Of course, as long as $y''>0$ there is no problem with contact, because the centrifugal force is actually helping with it.
As soon as $y''<0$ the centrifugal force might cause the loss of contact. The problem is a bit messy, though, since different effects should be taken into account. One of them is of course the change in the radius of curvature. But there is also the fact that the skier is climbing a slope, and hence his speed is decreasing with height. Finally, the fraction of the skier's weight actually helping him with staying in contact with the snow depends on the slope of the hill.

I thought of tackling the problem through a differential equation, but at first sight it looks a bit complex, and right now I have not the time to look into it.

As I mention, your last comment seems to suggest that the answer is easy to find, but so far I'm not seeing it.

At this point I'm just curious of what the shape of the hill would be.

At this point I'm just curious of what the shape of the hill would be.
As I understand it, you are searching for the shape of a curve where the supporting force from the hill is arbitrarily small. Ballistic, actually.

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If there is no contact force the hill might as well not be there.

• Lnewqban and jbriggs444
Ok so, the "other scenario" was a hill shape on which the contact force is absent.
Actually, I should have thought of that!

So if the central part of the hill is a parabolic arc, then there is a critical velocity for the skier at the inflection point connecting such arc with the concave part of the ski run.
If the skier is faster than that, he never touches the hill until he reaches the next inflection point.
If the skier is slower, he won't lose contact.
So I need to check that it's possible for the skier to be slower than the critical value at the inflection point, and yet faster than the critical value at the top of the hill.

(I edited below this point, because the previous version contained a few silly mistakes)

I did some quick calculations assuming that the top of hill is described by the function
$$y=-\frac{x^2}{2R}+R$$
for $-x_0\leq x\leq x_0$, where $R$ is the radius of curvature of such shape at $x=0$. If my calculations are right and that was a ballistic trajectory, the velocity at $\pm x_0$ would be such that
$$v_0^2=2Rg \left(1+\frac{x_0^2}{R^2}\right)$$
On the other hand, for the velocity at $x=0$ on the hill to be $v^2=g R$, it should be $v_0^2=g R+g\frac{x_0^2}{R}$ at $-x_0$.
Thus the condition to be met appears to be
$$g R+g\frac{x_0^2}{R}< 2Rg \left(1+\frac{x_0^2}{R^2}\right)=2 \left(gR+g\frac{x_0^2}{R}\right)$$
which is always true.
After all this is also apparent from the expression of $v_0$.

At this point (even later in the night) it appears that with a parabolic hill, either the skier is always in contact with the snow (including at the top of the hill), or he is never in contact with it.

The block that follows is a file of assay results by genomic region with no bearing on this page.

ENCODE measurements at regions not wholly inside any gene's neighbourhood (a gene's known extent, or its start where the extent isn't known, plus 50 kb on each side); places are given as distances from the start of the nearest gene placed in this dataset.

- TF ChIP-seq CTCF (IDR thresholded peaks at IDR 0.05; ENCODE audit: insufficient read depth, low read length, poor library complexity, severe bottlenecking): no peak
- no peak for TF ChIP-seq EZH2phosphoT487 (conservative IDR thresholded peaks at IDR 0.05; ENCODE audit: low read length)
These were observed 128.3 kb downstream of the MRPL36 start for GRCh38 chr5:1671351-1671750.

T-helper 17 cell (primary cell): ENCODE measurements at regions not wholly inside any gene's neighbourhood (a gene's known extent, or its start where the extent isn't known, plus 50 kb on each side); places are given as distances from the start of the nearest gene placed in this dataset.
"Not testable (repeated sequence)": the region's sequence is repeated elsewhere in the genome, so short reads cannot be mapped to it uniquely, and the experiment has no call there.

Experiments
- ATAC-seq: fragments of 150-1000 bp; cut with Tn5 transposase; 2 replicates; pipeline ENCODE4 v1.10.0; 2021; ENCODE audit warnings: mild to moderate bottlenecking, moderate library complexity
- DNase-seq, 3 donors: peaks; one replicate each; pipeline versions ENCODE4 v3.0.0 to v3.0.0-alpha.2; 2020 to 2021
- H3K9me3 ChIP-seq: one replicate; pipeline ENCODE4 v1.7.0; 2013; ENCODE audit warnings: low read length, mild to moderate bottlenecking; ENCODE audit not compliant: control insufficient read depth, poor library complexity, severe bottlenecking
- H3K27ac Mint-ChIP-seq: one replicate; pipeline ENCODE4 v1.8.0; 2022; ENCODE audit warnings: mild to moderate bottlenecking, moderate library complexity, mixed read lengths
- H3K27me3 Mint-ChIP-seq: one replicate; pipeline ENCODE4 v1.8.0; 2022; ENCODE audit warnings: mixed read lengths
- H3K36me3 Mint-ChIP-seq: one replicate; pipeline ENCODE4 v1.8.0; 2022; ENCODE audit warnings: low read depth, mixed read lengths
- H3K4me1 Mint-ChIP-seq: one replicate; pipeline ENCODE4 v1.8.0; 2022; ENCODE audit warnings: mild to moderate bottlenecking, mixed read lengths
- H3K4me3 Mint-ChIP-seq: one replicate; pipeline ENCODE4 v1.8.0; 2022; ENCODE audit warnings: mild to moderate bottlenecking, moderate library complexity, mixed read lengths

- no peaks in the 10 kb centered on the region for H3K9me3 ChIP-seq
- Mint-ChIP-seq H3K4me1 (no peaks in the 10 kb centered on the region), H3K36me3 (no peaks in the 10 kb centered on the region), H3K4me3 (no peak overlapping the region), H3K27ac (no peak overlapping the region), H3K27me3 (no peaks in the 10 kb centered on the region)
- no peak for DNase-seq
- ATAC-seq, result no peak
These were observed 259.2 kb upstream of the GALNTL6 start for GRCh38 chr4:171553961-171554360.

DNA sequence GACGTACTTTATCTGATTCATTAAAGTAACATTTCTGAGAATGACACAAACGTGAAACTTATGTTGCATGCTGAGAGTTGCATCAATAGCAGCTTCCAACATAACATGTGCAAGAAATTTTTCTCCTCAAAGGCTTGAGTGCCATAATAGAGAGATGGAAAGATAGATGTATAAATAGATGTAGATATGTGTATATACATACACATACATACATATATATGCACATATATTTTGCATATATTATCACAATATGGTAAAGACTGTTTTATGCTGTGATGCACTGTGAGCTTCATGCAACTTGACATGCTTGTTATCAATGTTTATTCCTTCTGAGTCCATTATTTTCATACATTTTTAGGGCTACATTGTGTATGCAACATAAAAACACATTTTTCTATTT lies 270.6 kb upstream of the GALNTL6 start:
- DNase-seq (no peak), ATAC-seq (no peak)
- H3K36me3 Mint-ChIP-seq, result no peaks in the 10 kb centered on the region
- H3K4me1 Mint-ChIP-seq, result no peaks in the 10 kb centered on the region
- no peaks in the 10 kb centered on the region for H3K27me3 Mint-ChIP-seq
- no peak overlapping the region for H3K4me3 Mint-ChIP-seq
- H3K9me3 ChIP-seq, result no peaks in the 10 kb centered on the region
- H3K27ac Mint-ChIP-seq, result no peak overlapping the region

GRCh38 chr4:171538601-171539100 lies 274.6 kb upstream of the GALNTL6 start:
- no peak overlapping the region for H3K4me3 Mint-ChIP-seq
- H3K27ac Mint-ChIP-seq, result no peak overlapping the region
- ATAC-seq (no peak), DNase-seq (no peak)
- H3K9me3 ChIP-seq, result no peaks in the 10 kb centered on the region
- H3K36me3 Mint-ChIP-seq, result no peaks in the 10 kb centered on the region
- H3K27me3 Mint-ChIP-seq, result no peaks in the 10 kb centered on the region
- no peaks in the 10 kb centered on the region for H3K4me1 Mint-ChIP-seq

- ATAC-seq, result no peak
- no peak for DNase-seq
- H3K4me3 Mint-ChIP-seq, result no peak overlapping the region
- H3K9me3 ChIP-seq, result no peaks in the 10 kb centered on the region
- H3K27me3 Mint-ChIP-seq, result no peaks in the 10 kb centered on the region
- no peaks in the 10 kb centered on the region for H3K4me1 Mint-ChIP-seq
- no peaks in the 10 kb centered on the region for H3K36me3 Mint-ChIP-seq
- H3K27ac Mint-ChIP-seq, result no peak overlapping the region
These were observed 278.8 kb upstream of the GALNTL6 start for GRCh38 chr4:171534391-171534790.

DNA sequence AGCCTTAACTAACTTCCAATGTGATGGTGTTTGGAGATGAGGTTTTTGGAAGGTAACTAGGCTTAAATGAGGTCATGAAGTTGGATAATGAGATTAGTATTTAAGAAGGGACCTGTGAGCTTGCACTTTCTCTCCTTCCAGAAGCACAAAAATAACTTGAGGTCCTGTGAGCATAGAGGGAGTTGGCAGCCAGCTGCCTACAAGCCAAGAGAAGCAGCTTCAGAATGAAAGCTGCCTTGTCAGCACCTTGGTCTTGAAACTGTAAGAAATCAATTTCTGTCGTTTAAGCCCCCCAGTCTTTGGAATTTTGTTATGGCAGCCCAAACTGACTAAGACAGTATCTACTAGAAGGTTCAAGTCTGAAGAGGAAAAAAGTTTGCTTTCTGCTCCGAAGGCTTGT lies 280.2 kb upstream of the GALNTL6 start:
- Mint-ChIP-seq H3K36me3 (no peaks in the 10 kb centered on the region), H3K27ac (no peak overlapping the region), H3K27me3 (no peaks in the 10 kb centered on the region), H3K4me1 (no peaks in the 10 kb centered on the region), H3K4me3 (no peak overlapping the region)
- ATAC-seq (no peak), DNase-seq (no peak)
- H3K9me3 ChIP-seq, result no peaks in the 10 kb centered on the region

So i still cannot figure out the shape of the hill...
Better go to bed.

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ok... the dirtbike jumps before the top... That is also my intuition. But I think the hills are not shaped for avoiding that effect.
I am wondering whether it's (theoretically) possible to build a hill where the motorbike would lose contact at the topmost point only, like the skier in the problem.

One possibility is perhaps to add a $x^4$ term in the function above. This should not change the curvature radius at the top of the hill, but changes its shape.

ok... the dirtbike jumps before the top... That is also my intuition. But I think the hills are not shaped for avoiding that effect.
I am wondering whether it's (theoretically) possible to build a hill where the motorbike would lose contact at the topmost point only, like the skier in the problem.

One possibility is perhaps to add a $x^4$ term in the function above. This should not change the curvature radius at the top of the hill, but changes its shape.
For a body without self-propulsion (like our skier), the profile of that uphill could be very close to the shape of the flight path of a projectile which launch angle is 90°-θ and launch velocity equals the skier's natural velocity at point A.

The shape around the topmost point would need to have a smaller height than the vertex of the parabola (projectile flight path) in order to produce some "air time".

For a self-propelled vehicle, the energy produced by the engine or motor between point A and the topmost point would need to be considered.

For a body without self-propulsion (like our skier), the profile of that uphill could be very close to the shape of the flight path of a projectile which launch angle is 90°-θ and launch velocity equals the skier's natural velocity at point A.

The shape around the topmost point would need to have a smaller height than the vertex of the parabola (projectile flight path) in order to produce some "air time".

Yes, I understand this. Only, we cannot lower the topmost point alone, so the "lowering" (and the loss of contact) would start below that point. Of course we can argue that the "jumping point" is arbitrarily close to the topmost point.
I was just trying to imagine a reasonably simple smooth function with the require property. But perhaps it does not exist.

For a self-propelled vehicle, the energy produced by the engine or motor between point A and the topmost point would need to be considered.

Ok, yes. In fact I think that with a self propelled vehicle we can safely assume that the hill can be climbed at the constant velocity that ensures the loss of contact exactly at the topmost point.

• Lnewqban